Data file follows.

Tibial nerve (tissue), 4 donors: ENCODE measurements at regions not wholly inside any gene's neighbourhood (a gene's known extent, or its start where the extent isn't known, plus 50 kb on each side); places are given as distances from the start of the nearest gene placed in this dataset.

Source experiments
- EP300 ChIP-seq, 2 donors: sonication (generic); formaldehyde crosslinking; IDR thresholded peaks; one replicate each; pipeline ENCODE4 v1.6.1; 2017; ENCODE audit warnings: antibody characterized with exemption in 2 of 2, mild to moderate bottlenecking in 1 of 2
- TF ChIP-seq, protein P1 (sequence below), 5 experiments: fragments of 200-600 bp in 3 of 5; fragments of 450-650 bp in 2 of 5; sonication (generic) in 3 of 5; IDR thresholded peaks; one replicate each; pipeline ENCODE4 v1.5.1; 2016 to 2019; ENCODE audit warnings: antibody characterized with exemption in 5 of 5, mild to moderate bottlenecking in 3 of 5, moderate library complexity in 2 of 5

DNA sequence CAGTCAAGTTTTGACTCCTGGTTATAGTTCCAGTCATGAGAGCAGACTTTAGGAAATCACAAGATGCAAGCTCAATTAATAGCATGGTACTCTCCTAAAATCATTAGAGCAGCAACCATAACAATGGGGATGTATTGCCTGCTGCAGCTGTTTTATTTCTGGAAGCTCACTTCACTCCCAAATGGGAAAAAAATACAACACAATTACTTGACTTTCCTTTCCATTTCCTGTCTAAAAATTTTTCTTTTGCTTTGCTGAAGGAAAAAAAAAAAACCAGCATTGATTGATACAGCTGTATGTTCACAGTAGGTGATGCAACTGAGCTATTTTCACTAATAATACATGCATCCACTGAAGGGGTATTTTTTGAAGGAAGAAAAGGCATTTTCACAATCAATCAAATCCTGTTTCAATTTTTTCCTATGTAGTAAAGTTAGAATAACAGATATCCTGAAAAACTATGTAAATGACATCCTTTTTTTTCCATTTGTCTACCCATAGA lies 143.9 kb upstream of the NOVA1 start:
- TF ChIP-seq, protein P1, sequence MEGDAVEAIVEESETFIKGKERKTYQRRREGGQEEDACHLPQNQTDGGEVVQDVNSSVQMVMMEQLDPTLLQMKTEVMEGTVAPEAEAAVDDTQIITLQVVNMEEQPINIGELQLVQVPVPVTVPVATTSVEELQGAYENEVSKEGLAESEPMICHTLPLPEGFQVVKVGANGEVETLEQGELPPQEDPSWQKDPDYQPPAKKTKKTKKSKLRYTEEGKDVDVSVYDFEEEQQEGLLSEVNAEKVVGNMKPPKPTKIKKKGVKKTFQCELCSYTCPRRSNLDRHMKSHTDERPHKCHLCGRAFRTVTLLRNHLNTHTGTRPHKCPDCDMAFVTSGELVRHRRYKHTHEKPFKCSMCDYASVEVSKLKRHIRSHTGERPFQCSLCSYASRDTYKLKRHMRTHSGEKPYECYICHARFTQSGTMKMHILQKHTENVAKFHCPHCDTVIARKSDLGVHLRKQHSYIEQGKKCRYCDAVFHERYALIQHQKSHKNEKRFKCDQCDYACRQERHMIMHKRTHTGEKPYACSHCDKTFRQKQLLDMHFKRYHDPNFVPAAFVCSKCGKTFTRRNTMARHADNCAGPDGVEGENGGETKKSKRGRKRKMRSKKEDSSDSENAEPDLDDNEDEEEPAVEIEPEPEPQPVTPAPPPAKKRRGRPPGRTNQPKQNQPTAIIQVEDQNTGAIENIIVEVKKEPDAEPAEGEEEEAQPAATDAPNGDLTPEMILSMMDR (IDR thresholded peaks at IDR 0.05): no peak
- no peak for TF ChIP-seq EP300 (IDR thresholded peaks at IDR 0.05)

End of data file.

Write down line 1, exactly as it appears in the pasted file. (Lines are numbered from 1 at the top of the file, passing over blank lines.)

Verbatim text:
Tibial nerve (tissue), 4 donors: ENCODE measurements at regions not wholly inside any gene's neighbourhood (a gene's known extent, or its start where the extent isn't known, plus 50 kb on each side); places are given as distances from the start of the nearest gene placed in this dataset.